The pressure this condition causes is the catalyst to the development of bunions. But what does that have to do with knee pain? Well, the changes in your walking pattern that occur due to painful bunions can cause problems with the alignment of your hips and knees, resulting in pain.

The Sciatic Nerve and Knee Pain: What’s The Connection

Can Sciatica Cause Knee Pain?

Most cases of knee pain arise due to issues with the nerves that connect the spine and lower parts of the body. One area that is especially prone to these issues is the sciatic nerve, the largest and longest of its kind in the human body.

The sciatic nerve stretches from the lower back to the toes – via the back of the knees. That’s why the root cause of knee pain is often the sciatic nerve because it links to the muscles in your knee.

Due to injury or aging, spinal vertebral disks can deteriorate or bulge outwards, causing pressure on the surrounding nerves. Specifically, the sciatic nerve causes pain that originates in the lower back and radiates downwards into your leg.

This pain can go further and reach your knee if the pinching of the nerve occurs at the 2nd, 3rd, or 4th vertebra. We call this type of pain “referred pain” because it originates in one part of the body. Still, you feel it in a separate part of the body due to the connecting sensory nerves.

When there is an issue with your sciatic nerve that causes pain, we commonly refer to it as a condition called “sciatica.”

What Are the Symptoms Of Sciatica?

Can Sciatica Cause Knee Pain?

When something like inflammation pinches or aggravates your sciatic nerve, it leads to sciatica. This condition begins as a shooting pain in the lower back that radiates down your knee and leg. However, you may also feel discomfort and pain in other seemingly unconnected areas of the body, like the outside edge of the leg and down the side of the hip.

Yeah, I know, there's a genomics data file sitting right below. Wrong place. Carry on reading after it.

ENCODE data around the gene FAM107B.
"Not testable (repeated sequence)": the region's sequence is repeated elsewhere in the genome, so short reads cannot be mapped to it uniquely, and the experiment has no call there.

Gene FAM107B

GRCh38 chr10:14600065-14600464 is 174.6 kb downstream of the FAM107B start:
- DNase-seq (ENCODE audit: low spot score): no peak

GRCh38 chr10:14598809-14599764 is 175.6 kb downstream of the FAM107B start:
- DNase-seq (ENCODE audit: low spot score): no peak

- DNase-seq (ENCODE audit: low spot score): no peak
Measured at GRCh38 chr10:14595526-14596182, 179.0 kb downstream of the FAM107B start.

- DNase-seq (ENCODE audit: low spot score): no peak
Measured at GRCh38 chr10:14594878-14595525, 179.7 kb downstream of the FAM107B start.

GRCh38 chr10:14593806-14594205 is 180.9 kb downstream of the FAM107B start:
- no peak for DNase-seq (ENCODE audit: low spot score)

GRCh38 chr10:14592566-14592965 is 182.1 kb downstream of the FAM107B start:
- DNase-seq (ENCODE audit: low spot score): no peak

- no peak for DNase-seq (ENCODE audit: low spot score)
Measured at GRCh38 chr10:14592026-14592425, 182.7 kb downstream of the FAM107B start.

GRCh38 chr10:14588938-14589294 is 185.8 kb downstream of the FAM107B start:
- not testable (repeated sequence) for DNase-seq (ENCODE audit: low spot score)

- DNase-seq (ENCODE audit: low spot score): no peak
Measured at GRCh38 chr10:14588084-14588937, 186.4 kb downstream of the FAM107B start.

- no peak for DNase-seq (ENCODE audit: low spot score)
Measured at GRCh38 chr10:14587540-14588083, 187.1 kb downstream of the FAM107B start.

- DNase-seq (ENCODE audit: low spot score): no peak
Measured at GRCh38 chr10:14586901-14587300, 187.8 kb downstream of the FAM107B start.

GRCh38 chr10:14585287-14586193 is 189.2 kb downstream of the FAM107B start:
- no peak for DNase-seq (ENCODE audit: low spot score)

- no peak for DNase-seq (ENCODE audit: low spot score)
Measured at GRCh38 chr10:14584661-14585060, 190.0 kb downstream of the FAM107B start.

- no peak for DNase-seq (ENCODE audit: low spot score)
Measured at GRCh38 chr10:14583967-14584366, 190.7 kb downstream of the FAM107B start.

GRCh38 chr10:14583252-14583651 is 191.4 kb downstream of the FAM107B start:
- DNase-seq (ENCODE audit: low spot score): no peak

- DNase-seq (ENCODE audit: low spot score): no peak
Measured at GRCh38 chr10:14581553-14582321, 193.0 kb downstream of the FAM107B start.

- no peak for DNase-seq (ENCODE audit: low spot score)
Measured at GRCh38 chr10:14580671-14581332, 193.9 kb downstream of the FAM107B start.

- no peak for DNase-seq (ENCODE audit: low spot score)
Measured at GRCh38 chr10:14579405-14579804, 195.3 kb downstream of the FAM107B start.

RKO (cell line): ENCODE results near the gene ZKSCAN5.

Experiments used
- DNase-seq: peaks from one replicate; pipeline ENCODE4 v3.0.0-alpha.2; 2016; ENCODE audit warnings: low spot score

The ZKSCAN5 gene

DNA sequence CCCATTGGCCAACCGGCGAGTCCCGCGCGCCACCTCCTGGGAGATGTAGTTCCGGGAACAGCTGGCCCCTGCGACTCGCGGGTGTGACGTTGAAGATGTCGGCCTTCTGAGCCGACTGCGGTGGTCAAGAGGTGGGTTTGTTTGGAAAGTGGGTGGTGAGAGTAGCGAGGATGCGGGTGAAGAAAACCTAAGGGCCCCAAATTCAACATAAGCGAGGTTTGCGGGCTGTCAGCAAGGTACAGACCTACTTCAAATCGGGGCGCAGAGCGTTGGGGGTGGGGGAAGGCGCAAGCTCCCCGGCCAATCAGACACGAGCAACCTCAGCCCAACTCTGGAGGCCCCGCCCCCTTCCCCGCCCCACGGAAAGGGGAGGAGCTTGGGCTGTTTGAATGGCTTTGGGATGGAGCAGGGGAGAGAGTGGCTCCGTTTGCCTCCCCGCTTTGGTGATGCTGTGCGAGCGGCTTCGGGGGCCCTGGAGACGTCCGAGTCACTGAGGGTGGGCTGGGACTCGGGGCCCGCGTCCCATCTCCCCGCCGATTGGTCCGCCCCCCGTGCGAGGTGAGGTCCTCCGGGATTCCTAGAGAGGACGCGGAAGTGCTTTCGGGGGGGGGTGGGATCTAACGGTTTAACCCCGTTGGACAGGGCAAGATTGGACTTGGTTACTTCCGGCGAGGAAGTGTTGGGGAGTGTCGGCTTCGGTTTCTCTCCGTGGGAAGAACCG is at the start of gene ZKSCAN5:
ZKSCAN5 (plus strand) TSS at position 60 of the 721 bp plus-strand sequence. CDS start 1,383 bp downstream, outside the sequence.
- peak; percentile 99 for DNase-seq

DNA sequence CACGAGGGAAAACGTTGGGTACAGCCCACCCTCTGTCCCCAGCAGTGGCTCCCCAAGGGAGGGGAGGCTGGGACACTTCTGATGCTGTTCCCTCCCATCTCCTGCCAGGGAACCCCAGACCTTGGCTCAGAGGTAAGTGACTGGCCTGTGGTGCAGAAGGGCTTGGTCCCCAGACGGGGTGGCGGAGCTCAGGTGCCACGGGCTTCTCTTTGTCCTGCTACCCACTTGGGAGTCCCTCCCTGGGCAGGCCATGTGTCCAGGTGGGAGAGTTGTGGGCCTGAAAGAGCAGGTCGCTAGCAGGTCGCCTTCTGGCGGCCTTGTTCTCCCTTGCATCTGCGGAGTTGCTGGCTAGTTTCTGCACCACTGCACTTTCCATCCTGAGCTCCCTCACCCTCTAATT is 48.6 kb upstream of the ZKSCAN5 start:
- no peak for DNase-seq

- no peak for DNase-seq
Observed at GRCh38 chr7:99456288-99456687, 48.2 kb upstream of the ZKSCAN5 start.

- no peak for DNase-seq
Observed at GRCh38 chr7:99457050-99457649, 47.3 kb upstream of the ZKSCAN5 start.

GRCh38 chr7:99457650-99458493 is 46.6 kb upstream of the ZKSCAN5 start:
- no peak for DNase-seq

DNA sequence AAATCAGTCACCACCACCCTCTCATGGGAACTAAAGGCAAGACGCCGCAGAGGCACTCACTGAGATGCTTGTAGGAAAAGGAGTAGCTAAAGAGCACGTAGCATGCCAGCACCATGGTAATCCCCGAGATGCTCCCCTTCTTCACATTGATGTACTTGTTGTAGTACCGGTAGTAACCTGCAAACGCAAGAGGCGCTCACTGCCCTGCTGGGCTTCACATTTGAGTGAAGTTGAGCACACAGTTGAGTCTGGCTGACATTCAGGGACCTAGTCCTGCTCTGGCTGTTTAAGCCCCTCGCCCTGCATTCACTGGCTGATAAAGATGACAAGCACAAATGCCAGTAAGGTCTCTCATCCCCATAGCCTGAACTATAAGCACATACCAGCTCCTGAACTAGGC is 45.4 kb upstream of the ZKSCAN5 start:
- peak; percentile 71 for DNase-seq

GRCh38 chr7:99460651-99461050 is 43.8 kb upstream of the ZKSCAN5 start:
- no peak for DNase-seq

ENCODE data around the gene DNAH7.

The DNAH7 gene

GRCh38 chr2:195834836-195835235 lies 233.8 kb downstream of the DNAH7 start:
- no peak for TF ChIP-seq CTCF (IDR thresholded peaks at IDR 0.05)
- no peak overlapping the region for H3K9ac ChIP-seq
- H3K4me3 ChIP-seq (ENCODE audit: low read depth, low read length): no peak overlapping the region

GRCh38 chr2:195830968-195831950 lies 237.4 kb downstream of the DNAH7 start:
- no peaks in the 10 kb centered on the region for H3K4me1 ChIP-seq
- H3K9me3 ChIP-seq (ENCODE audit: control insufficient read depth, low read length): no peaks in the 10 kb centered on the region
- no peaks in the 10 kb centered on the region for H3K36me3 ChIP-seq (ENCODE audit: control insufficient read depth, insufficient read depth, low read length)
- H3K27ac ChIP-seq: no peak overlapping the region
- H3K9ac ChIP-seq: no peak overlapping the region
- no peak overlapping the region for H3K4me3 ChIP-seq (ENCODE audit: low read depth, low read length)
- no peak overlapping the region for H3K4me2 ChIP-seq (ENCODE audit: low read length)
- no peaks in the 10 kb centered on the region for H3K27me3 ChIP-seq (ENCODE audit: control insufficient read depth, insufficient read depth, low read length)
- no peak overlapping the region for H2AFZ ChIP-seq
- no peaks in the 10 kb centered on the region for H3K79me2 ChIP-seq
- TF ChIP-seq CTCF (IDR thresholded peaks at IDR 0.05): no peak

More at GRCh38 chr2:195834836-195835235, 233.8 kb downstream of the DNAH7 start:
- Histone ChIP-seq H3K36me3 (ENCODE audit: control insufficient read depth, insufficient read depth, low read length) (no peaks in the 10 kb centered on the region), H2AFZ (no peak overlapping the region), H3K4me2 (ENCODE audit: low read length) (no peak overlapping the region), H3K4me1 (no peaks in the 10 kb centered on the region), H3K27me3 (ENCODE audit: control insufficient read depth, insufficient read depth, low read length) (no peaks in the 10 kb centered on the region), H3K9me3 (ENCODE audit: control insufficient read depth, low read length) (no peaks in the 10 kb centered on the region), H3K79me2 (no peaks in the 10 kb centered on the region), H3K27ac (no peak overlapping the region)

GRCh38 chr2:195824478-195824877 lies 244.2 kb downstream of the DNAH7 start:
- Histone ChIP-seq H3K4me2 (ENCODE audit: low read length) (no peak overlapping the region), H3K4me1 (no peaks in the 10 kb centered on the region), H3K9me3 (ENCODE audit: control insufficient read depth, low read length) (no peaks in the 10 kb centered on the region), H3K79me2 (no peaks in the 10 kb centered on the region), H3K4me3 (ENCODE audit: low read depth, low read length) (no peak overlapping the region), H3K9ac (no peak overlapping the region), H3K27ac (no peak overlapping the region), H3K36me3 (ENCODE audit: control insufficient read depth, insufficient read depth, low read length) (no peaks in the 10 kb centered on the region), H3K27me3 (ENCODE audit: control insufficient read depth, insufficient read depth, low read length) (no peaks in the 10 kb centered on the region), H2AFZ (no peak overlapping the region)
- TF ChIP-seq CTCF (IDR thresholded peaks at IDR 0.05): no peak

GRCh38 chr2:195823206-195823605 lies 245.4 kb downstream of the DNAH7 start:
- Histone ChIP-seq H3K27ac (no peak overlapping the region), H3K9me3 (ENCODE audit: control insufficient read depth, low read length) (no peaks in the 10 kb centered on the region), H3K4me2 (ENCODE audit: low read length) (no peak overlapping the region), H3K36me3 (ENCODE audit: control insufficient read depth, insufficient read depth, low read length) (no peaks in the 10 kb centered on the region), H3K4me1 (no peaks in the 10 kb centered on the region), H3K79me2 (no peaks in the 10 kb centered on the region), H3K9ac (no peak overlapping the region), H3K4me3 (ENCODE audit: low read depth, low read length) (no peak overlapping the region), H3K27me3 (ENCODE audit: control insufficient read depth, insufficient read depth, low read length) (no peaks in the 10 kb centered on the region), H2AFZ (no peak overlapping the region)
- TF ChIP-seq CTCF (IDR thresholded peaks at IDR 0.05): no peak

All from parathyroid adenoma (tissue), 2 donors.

In the case of low-level irritation of the sciatic nerve, you may not even feel pain in the lower back or leg. Instead, the damaged nerve could weaken the muscles in and around your knee and lead to knee pain. The condition may also have additional symptoms like numbness and tingling in the feet and legs.

How Do We Diagnose Sciatica?

Can Sciatica Cause Knee Pain?

Some of the root causes of sciatica include herniated disks, osteoarthritis, pregnancy, and degenerative disk disease, amongst others.

To diagnose the root cause of your sciatica – if it is not immediately apparent, you may need to undergo tests and X-rays to confirm the diagnosis and find out whether a problem with your sciatic nerve is the actual cause of your knee pain.

But once you do have sciatica, we can formulate a plan to deal with the underlying cause and treat your back and knee pain in tandem. 

How To Treat Sciatica and Knee Pain

Can Sciatica Cause Knee Pain?

Treatments for sciatica-related knee pain include everything from self-care, postural correction, and physical therapy to surgery (as a last resort).

  • Self-care: If your symptoms are mild, you can treat the problem at home by introducing healthy habits, like getting adequate exercise, daily stretching movements, and maintaining a healthy weight.

    All these things help to reduce the pressure on your sciatic nerve. In addition, back strengthening exercises specifically and getting enough sleep can help reduce the symptoms of sciatica and knee pain.

    But we recommend you consult a physical therapist or doctor before beginning any new exercise routine. If your pain is severe or persists, please seek treatment.

  • Maintaining the correct posture: Keeping a good posture, even when sitting, helps balance your weight evenly and keep your spinal cord in proper alignment. Improper spinal cord alignment is one of the most common causes of sciatica and knee pain.

    In addition, good posture helps to stabilize the lower body and relieve excess pressure on the nerves. Learning how to carry weights properly and understanding the mechanics of your body can also help to alleviate and prevent knee and back pain.

  • Use of physical therapy:Among the available treatment options, physical therapy is one of the most effective and efficient therapies for treating sciatica and knee pain.

    We create a treatment schedule based on your specific set of symptoms. This plan helps to treat the root cause and helps to prevent reoccurrence so that you can resume your regular daily activities without pain or discomfort.Book your free consultation now!

 

 

Andrew Vertson